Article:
Understanding Your Diagnosis

The treatment of prostate cancer depends upon the patient’s general health status, age, stage, tumor grade and PSA.

Once diagnosed, it is important to understand the treatment options that are available. Our team of healthcare professionals and support staff are committed to helping men along every step of the journey. The Prostate Cancer Centre staff will provide men and their loved ones with information on the various treatment options available.

Treating the physical symptoms of prostate cancer or prostate related disease is only part of the recovery process. Our Resource Centre is equipped to give patients and their families the information and support they need to overcome the stresses of diagnosis and treatment.

We also offer a complete library of the most current books, videos, journals and pamphlets on prostate related disease.

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Treatment Options

The treatment of prostate cancer depends upon the patient’s general health status, age, stage, tumor grade and PSA.

Treatment Options

External Beam Radiation.

High-energy X-rays are focused at the prostate tumors to destroy them. The painless radiation is given in short bursts so that normal cells have time to recover. However, some healthy cells around the prostate may also be affected.  This treatment requires treatments 5 days a week for 7-8 weeks. Each appointment lasts about 10-30 minutes.

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Brachytherapy.

Tiny, radioactive “seeds” are placed into the prostate gland to shrink it. This 1-2 hour day surgery procedure is a way of delivering focused and higher dosages of radiation. Thin needles are computer guided to put the seeds into the prostate; the seeds are permanent.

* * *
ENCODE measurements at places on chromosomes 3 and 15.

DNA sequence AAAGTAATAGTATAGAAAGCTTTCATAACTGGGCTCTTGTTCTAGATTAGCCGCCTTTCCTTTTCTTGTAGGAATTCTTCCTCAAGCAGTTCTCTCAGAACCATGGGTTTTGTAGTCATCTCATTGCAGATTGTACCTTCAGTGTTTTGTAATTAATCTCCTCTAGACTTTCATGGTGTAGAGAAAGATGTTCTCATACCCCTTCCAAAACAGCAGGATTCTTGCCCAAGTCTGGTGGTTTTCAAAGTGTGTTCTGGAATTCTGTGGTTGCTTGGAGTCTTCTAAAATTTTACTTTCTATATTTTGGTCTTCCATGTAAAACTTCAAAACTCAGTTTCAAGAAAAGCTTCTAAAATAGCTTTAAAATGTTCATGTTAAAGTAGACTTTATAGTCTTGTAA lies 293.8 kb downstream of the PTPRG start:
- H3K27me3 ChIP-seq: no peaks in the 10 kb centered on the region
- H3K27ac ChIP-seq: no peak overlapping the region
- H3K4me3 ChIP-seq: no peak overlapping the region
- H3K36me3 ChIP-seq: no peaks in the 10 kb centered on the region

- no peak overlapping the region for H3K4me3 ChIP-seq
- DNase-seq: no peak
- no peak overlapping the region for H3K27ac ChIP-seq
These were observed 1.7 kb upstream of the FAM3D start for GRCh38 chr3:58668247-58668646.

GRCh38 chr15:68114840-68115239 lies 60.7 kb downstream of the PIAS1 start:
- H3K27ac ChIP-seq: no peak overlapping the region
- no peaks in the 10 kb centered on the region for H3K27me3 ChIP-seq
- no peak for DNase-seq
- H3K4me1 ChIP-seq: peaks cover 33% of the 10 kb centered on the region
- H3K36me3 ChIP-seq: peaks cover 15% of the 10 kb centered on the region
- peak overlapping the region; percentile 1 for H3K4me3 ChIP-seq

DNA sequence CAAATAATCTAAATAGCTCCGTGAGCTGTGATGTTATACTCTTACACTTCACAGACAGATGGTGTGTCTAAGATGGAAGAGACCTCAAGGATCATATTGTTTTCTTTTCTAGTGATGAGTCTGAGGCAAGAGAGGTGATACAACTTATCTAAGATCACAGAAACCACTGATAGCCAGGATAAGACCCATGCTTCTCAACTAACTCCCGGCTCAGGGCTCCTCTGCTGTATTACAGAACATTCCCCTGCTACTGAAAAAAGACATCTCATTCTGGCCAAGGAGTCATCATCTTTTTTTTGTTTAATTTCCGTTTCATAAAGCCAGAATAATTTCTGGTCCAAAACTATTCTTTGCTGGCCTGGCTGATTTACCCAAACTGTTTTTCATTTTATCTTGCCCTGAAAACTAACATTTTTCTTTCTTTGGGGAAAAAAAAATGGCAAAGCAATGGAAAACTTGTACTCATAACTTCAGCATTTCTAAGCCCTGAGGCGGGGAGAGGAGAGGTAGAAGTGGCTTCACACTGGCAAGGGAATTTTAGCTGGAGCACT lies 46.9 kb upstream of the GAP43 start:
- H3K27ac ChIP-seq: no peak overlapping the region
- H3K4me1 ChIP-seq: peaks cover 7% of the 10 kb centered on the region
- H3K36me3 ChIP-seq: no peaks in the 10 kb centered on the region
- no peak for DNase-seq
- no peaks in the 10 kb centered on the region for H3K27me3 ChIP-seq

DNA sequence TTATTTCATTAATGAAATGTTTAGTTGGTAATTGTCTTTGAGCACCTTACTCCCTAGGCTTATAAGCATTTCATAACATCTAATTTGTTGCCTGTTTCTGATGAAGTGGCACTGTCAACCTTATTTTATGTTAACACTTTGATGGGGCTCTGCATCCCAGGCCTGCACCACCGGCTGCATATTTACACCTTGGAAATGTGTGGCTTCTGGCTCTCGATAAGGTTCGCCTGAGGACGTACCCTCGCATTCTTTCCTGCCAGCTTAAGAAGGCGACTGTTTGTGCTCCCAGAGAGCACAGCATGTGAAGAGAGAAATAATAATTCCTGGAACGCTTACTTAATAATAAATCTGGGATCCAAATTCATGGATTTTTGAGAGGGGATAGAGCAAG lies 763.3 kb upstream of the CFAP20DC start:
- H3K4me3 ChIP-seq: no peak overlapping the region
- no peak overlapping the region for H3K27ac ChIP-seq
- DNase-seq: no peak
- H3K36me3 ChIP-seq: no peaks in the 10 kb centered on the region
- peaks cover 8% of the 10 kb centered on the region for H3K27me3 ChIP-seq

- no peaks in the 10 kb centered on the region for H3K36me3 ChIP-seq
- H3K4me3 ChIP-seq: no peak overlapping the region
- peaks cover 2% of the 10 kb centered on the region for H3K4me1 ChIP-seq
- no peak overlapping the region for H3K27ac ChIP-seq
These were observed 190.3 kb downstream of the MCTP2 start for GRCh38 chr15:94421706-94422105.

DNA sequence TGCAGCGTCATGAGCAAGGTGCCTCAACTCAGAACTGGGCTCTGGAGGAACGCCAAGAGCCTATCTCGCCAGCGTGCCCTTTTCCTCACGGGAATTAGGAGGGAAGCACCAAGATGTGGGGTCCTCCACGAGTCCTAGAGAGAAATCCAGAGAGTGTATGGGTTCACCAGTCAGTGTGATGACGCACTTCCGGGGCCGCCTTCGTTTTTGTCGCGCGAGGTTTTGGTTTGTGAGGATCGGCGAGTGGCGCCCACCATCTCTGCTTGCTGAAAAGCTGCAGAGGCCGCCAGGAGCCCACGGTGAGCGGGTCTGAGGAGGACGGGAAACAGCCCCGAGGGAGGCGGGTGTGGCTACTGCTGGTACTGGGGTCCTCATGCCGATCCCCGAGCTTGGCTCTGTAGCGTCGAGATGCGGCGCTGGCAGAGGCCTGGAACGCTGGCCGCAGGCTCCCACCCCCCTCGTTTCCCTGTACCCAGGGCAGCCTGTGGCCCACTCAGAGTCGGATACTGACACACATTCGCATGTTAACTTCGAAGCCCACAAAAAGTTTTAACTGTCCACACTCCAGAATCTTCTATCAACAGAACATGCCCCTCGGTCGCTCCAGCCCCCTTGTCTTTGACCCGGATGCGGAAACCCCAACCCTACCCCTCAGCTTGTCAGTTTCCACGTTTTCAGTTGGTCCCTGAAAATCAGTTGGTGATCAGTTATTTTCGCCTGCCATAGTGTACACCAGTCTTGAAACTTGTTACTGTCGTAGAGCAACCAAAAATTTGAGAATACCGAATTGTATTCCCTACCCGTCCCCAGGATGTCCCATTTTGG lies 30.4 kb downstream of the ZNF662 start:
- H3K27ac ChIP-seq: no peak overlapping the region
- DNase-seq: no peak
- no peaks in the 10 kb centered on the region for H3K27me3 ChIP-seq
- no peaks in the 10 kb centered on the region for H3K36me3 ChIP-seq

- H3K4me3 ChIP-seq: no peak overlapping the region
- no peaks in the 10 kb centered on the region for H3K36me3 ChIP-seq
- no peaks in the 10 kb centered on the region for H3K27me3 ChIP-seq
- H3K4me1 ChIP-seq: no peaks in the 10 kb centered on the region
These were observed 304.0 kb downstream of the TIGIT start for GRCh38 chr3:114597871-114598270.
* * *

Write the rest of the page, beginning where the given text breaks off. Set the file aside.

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Cryotherapy.

Cryotherapy is only available in a few centres in Canada.  Thin needles are inserted into the prostate gland and extremely cold gas is used to freeze the prostate gland. It is allowed to thaw and is then frozen again. This process destroys the cancerous cells and usually takes 1-2 hours, in the operating room. It requires a one-night stay in the hospital and a suprapublic catheter until the associated swelling subsides.

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Androgen Deprivation Therapy (ADT).

Most prostate cancers depend on the male hormone testosterone for their growth. Removing testosterone, or blocking its action, causes prostate cancer cells to regress. This is generally referred to as hormonal therapy but correctly called Androgen Deprivation Therapy (ADT). Unfortunately, resistant cells eventually develop which can survive and grow in the absence of testosterone. ADT can very effectively improve symptoms and quality of life. As well, ADT may also prolong life. ADT is generally used in the treatment of more advanced prostate cancer, but may be useful in combination with surgery or radiation.

ADT can be achieved in a variety of ways:

  • Surgical removal of the testes.
  • Medications that cause the testicles to stop making testosterone.
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Chemotherapy.